National Bike to Work Day is Friday, May 17, which means hundreds of Boston residents will be pedaling to work. To prepare for the event, and because of a 31 percent increase in ridership from 2011, the Boston City Council is holding a hearing tonight aimed at promoting bike safety within the city.
The hearing follows several tragic bicycle accidents in the city, including one in December involving a Boston University grad student who collided with the trailer of a semi-truck that had swung out into Commonwealth Avenue. A total of five bicyclists were killed last year, and city officials want to do everything they can to lower that number as we enter bicycle season.
One council member plans to propose that a safe bike infrastructure should be created within the city, which would encourage more people to ride bikes as well as improve air quality and the health of residents. His proposal includes “cycling tracks and ‘complete streets’ design,” which are said to improve safety for cyclists, drivers and pedestrians.
Another city council member met with researchers and students from Harvard University, who presented their own suggestions for making the city more bike friendly, including a movable four-camera system that could be installed at various busy intersections to allow officials to better understand how bicyclists use city streets.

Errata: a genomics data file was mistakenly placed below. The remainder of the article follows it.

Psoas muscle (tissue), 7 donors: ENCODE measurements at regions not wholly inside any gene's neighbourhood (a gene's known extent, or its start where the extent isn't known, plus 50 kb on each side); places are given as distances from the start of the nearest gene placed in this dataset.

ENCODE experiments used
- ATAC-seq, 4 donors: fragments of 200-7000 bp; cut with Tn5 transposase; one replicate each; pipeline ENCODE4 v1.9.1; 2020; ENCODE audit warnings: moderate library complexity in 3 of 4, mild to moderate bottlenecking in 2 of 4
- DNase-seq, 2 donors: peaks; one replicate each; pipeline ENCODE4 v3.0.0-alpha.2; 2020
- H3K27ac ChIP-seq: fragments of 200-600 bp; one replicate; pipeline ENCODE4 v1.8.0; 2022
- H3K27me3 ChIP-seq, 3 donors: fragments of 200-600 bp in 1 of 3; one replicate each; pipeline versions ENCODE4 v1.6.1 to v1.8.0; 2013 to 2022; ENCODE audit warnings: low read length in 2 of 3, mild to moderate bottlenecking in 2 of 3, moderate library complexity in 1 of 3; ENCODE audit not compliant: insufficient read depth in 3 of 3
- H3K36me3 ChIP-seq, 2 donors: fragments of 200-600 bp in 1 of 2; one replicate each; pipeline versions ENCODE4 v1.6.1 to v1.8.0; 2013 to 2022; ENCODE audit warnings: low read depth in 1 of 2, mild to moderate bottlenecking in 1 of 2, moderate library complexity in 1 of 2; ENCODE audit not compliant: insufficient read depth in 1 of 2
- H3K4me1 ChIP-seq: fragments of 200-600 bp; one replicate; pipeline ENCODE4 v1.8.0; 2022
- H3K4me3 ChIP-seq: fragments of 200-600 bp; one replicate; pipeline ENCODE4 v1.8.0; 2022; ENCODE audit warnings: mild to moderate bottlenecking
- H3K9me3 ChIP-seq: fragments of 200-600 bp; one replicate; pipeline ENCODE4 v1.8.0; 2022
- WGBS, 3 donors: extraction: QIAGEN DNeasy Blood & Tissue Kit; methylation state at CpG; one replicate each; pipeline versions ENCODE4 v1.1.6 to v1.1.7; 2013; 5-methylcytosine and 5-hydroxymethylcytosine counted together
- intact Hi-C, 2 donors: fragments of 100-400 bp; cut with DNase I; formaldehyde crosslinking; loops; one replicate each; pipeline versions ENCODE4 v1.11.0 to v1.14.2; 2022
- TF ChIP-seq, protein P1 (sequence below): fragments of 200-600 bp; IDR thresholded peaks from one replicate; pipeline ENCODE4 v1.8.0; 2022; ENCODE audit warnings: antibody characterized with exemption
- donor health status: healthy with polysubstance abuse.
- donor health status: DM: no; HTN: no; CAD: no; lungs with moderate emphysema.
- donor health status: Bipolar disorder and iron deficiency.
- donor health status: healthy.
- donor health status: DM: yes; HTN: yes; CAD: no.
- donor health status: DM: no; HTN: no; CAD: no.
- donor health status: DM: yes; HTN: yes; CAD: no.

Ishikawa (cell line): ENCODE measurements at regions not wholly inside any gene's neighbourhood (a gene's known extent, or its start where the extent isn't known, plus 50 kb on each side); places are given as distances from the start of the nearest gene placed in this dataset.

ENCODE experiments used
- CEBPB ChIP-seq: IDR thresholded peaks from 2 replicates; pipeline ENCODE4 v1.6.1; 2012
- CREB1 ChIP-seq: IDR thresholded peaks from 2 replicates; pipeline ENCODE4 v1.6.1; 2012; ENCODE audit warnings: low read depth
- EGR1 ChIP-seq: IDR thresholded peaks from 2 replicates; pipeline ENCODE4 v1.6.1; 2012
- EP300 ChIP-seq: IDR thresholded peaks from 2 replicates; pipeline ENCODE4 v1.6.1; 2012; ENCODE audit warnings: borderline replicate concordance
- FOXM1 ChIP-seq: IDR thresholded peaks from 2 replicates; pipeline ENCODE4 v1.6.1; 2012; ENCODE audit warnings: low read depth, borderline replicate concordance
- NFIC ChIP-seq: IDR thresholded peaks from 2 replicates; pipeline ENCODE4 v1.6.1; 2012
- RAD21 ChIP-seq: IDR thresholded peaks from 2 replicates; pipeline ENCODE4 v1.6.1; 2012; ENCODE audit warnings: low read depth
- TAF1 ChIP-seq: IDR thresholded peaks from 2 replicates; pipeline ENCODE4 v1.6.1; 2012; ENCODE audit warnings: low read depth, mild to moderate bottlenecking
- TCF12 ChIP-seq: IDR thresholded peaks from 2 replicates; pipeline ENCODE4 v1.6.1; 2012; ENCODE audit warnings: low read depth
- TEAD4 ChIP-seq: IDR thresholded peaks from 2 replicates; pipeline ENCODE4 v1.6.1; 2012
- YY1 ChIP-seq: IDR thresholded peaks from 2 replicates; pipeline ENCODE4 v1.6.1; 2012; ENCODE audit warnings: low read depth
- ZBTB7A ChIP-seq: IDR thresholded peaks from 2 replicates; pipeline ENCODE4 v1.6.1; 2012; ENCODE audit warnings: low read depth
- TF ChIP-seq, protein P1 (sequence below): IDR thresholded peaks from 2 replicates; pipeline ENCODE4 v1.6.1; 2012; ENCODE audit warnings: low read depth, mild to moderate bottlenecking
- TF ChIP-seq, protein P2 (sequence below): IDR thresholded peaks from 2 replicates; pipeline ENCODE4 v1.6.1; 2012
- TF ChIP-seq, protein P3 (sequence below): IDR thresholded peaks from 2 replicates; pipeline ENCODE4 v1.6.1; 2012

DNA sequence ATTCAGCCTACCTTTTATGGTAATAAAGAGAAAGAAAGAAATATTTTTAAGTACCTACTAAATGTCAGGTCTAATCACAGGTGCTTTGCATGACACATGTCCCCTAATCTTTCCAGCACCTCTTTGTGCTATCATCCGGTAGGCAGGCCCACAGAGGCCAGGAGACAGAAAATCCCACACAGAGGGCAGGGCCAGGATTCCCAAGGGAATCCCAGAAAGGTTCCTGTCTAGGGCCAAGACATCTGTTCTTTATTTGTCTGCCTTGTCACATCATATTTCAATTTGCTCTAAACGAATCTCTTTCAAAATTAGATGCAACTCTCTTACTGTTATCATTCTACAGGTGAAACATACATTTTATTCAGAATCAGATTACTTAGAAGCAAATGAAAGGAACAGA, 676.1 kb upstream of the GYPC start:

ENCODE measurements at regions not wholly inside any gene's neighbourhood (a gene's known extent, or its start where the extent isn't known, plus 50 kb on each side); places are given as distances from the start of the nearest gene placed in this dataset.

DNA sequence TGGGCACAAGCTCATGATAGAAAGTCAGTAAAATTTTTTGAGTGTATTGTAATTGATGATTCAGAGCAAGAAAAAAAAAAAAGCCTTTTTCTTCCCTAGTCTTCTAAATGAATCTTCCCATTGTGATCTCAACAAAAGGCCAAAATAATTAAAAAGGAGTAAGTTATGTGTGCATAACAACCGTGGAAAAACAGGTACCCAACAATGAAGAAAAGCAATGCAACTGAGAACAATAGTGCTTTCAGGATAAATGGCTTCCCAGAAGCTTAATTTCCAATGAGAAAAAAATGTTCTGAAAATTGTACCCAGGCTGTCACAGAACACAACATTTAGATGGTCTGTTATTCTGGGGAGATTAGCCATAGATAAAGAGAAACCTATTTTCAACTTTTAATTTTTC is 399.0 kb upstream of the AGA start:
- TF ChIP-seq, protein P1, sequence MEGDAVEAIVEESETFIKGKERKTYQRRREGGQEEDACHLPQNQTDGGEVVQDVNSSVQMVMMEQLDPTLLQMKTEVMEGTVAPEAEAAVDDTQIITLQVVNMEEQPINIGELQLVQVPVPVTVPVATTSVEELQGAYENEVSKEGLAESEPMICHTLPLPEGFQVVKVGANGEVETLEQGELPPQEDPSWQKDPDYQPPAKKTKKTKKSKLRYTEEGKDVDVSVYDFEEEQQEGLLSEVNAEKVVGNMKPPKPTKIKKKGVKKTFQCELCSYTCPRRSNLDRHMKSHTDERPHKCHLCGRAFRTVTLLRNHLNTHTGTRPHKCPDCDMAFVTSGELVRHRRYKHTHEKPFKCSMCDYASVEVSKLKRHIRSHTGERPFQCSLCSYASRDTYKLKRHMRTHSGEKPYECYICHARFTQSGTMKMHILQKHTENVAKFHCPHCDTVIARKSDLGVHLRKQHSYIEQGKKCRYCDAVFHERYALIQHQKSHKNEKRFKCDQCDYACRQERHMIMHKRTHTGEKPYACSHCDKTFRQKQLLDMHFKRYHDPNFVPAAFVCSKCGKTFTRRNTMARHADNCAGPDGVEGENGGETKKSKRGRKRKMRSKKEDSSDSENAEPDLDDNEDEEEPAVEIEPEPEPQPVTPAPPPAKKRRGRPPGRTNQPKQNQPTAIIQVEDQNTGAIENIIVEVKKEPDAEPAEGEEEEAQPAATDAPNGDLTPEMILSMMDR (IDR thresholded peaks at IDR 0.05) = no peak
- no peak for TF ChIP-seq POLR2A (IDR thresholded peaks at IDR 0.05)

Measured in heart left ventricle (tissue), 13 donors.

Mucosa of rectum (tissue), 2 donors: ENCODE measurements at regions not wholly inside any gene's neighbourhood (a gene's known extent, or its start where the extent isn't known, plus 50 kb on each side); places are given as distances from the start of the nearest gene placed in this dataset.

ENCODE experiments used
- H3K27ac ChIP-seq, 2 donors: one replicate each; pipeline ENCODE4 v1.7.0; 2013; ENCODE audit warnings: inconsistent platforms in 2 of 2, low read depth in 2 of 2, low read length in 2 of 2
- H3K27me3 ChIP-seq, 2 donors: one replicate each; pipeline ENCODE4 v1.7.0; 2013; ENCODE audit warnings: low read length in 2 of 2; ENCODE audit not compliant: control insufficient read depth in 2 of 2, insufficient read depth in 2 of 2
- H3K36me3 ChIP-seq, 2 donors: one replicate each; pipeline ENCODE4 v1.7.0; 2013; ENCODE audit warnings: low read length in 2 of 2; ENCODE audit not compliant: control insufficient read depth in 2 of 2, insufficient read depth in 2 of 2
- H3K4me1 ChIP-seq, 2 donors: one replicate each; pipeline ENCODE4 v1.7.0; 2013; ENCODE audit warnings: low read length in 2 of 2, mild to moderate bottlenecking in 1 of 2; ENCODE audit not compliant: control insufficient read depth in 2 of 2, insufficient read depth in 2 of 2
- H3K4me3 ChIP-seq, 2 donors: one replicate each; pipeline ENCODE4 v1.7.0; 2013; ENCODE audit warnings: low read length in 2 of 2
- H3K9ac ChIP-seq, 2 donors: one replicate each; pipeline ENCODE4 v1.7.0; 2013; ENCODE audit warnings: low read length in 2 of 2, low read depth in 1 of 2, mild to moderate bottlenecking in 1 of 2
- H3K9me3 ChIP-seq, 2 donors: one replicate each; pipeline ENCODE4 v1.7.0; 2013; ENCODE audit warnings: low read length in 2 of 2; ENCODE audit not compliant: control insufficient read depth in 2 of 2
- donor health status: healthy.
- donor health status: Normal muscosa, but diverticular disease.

In addition to Bike to Work Day, a group called the Boston Cyclists Union has organized a “ride of silence” on Wednesday, May 15 to commemorate the cyclists who were killed last year. The ride begins at 7 p.m. and go through downtown Boston and over to Back Bay. It seems that bicycle safety is finally getting the attention it deserves in Boston.
Source: Examiner, “Council to address Boston bicycle safety,” May 8, 2013